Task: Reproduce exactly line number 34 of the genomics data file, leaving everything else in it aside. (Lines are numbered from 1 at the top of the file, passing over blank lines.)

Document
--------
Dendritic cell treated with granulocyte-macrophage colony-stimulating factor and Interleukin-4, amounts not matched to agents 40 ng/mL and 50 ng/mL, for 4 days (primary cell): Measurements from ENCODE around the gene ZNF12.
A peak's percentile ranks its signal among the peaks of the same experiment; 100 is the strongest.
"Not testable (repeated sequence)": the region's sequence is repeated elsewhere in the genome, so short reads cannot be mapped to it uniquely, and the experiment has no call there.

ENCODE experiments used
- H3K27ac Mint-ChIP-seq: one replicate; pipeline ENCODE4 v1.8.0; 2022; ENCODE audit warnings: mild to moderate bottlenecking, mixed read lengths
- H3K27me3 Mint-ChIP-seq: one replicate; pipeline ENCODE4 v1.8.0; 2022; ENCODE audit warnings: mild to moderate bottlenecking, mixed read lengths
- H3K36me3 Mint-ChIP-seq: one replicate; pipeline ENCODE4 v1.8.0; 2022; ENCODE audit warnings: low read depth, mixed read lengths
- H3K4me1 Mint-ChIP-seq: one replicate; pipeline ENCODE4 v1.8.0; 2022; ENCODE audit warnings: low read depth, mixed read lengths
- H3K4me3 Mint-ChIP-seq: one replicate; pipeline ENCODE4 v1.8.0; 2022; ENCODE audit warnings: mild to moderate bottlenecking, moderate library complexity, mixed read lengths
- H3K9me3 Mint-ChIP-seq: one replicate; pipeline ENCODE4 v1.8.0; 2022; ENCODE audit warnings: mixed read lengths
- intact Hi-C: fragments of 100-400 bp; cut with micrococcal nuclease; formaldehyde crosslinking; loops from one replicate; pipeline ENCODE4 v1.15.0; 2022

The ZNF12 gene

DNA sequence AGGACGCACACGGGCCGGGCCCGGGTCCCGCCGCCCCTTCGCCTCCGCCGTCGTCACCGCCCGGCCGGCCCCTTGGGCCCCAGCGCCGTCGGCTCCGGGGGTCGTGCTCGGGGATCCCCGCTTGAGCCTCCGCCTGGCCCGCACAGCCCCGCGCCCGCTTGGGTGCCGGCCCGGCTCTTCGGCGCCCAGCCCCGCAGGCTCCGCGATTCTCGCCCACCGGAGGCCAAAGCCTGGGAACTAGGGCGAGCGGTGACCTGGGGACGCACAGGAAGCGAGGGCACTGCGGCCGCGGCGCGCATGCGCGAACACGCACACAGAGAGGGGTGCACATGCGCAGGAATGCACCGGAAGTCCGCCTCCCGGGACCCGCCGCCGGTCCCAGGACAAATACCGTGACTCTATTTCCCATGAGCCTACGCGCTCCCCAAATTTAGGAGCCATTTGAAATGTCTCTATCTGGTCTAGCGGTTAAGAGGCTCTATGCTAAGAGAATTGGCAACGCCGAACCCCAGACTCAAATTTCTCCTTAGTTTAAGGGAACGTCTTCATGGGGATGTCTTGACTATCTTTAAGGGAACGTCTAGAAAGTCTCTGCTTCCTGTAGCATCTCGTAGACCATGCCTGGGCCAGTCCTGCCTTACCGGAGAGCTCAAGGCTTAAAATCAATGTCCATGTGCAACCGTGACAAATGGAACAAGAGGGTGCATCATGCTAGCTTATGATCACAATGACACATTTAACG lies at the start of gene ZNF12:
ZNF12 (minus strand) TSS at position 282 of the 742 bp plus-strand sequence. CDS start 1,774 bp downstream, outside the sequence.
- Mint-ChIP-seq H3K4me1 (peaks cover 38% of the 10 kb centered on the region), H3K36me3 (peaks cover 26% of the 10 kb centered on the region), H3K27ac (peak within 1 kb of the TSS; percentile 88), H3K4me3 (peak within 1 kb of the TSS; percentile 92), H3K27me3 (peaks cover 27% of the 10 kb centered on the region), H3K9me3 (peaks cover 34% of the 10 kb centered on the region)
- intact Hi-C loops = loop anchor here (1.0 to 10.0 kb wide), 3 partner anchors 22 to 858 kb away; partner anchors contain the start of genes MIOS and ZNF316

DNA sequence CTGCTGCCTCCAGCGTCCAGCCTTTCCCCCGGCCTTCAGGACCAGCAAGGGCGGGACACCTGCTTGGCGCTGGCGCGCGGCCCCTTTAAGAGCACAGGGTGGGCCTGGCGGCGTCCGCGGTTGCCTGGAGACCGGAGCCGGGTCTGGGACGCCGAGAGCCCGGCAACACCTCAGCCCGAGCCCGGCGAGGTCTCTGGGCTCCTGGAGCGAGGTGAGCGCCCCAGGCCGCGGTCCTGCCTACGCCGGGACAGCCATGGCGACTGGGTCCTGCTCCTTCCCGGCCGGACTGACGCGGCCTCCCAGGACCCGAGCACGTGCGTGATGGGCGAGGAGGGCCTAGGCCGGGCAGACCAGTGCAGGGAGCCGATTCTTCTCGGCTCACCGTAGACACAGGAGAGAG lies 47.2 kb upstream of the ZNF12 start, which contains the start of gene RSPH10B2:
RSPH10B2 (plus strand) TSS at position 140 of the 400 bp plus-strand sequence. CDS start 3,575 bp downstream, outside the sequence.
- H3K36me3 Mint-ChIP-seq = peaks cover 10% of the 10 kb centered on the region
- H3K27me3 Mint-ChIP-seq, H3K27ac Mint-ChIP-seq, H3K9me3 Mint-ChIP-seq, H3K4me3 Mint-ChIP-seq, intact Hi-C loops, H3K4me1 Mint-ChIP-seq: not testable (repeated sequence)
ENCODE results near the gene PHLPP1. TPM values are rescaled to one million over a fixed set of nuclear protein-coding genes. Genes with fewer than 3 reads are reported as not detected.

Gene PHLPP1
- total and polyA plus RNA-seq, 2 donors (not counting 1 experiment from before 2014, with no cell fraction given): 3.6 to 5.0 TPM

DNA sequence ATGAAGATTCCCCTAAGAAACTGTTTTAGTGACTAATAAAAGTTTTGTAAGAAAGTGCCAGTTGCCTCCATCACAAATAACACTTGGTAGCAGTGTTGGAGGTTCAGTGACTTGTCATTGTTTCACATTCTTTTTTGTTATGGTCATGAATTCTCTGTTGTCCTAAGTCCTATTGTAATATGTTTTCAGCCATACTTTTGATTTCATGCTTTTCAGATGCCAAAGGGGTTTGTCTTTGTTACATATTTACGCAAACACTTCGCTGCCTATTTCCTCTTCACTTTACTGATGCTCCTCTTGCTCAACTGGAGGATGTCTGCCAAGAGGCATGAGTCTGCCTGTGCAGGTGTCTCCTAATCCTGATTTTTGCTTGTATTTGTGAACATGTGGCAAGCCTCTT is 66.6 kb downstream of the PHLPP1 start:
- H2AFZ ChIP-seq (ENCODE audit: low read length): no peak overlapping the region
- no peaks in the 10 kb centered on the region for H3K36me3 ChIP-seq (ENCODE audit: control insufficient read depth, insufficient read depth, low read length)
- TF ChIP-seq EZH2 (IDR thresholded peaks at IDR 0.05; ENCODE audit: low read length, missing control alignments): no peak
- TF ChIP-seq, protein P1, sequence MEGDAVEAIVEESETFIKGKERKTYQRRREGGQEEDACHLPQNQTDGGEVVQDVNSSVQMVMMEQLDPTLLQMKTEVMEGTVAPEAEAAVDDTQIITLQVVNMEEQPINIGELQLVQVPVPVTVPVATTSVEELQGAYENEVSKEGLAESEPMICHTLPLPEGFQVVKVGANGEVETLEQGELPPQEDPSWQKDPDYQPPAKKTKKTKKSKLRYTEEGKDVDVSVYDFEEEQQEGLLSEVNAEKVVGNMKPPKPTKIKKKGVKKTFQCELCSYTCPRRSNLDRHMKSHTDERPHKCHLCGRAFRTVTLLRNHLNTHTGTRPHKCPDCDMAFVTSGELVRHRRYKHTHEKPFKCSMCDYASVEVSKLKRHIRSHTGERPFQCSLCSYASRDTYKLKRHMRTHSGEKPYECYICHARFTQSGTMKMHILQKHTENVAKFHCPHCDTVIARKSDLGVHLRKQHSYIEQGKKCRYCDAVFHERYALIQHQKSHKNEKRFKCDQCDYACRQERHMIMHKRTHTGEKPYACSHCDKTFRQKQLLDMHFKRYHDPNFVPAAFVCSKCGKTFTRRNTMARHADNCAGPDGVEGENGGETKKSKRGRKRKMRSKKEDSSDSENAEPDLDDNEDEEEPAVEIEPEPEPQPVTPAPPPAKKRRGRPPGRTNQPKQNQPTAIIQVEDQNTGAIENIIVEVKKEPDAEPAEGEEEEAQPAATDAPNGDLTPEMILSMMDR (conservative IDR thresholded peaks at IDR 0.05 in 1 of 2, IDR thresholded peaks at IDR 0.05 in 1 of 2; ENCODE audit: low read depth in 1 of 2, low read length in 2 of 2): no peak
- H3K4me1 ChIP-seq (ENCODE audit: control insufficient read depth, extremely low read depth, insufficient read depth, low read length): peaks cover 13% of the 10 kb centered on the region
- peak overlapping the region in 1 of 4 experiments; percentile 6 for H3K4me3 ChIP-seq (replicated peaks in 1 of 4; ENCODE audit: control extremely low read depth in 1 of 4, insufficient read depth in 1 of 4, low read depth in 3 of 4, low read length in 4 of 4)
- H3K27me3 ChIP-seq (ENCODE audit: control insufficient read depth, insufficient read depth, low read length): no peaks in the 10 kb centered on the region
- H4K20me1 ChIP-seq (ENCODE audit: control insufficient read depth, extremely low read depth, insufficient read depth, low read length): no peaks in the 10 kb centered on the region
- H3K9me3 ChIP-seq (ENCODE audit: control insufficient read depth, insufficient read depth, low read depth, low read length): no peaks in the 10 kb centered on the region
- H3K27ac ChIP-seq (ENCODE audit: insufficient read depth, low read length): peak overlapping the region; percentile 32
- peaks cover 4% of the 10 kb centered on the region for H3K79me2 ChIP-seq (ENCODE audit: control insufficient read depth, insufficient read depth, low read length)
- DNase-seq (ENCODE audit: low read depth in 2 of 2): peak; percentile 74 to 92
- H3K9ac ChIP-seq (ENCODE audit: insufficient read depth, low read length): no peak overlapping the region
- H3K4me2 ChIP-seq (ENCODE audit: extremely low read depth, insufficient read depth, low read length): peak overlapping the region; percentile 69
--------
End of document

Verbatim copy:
- H3K27ac ChIP-seq (ENCODE audit: insufficient read depth, low read length): peak overlapping the region; percentile 32